The Latest On: Congress
A good case could be made that the most important U.S. federal environmental laws are the Endangered Species Act, the Clean Water Act, the Clean Air Act, and the National Environmental Policy Act. And what do they have in common? They were enacted (amended since in some cases) in the early 1970s and signed into law by Richard Nixon, a conservative republican.
Which makes the reaction of the Republican right wing to the recent House passage of a compromise climate bill so interesting.
Dr. Margaret Palmer is a world renowned water biologist who works at the university of Maryland, but has a home in West Virginia and family from the Appalachia region. "Headwater streams are exponentially more important than their size would suggest," said Dr. Palmer in testimony before the Senate. She compared headwater streams to the small capillaries in our lungs that distribute the oxygen necessary for life to our bodies.
The first witness, an EPA official, was questioned extensively about the impacts both locally and globally of destroying entire forests, flattening mountains, and increasing flooding as a result of mountaintop removal mining.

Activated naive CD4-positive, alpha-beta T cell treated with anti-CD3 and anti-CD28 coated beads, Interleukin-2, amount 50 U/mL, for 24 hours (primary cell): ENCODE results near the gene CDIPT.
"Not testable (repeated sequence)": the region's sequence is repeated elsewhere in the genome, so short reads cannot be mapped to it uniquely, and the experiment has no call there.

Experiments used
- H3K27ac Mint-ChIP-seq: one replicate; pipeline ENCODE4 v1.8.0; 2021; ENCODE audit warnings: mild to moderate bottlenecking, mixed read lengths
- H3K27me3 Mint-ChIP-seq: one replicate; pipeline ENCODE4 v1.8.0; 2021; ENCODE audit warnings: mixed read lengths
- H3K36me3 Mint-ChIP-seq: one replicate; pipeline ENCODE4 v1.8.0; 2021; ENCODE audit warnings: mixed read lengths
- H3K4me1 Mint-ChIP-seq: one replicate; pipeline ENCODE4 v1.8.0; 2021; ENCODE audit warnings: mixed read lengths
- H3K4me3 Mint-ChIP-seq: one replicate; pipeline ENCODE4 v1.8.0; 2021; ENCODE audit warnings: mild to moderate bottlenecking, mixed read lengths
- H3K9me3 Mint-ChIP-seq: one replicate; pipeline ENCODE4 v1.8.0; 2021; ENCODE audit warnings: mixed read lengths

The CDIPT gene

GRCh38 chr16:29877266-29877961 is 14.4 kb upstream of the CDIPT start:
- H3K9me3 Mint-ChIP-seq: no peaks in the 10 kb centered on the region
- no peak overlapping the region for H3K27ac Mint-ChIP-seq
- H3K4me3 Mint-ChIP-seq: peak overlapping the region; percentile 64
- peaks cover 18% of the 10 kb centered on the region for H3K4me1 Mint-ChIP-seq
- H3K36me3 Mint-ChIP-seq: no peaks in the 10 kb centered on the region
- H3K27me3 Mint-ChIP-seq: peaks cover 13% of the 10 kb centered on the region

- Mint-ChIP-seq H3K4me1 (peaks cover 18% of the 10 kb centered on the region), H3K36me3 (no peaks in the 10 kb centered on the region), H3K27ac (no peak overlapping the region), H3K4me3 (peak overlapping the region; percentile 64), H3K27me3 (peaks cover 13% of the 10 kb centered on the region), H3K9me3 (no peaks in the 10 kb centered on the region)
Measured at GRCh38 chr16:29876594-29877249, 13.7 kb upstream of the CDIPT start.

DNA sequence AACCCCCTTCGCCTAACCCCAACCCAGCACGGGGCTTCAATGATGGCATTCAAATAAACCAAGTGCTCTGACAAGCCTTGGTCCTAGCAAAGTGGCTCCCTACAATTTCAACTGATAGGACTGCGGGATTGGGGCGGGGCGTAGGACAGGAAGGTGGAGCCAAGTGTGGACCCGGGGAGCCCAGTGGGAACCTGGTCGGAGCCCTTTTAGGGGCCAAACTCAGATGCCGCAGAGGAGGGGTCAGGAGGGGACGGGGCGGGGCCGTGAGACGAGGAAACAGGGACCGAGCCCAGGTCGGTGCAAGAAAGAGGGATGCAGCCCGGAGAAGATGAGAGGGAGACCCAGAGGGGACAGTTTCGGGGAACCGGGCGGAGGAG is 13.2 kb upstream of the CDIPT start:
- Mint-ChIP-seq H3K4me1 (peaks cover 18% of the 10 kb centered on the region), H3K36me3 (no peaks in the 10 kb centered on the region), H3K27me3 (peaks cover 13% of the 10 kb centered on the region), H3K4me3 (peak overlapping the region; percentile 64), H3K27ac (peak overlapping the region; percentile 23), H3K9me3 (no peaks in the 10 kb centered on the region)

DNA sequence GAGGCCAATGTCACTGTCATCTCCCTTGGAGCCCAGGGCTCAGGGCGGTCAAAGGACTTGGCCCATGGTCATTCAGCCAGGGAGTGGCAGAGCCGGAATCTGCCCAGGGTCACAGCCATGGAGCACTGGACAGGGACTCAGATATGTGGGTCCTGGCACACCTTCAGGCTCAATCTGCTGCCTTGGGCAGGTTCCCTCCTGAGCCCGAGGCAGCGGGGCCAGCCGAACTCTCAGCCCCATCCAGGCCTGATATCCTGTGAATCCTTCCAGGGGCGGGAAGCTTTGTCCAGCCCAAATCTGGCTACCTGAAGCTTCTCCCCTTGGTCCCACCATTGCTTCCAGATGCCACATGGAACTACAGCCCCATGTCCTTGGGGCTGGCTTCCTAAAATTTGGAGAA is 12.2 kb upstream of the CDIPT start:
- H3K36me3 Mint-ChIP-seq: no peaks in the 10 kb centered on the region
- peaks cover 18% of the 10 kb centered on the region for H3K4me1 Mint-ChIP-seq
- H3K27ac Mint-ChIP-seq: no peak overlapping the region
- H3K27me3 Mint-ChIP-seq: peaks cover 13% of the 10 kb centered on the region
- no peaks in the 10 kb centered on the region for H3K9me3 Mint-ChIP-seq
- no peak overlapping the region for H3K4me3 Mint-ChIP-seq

Last week the U.S. Senate moved forward on important legislation that ensures our streams, lakes, rivers and wetlands remain clean and safe. By a vote of 12-7, the Senate Environment and Public Works Committee advanced a compromise version of the Clean Water Restoration Act, important legislation that reinforces the scope of the Clean Water Act by guaranteeing that our nation's waterways are clean to swim and fish in and safe to drink.
Road construction in national forests can harm fish and wildlife habitats while polluting local lakes, rivers, and streams. The Roadless Area Conservation Rule—which was made on the basis of extensive citizen input—protects 58.5 million acres of national forest from such harmful building. I will be proud to support and defend it.
—Senator Barack Obama, 2008
The debate over climate change legislation is heating up. And as members of Congress grapple with which position to take, they'll be bombarded with opinions from many different sides of the debate.
But last week, as members of Congress arrived at work in the morning and left in the evening, they were greeted by the silent stares of one important (albeit non-voting) constituency: the plants and animals likely to be impacted by rising sea levels, changing weather patterns, and other impacts of climate change.
Spring is in the air in Washington, DC and hope seems to permeate every corner of this storied city. Along with the promise of longer days and warmer weather, there's hope that the new congress and administration can help us return to a true participatory democracy. As a member of Earthjustice's legislative team, my biggest hope is that we're witnessing the dawn of a new era when it comes to environmental policy.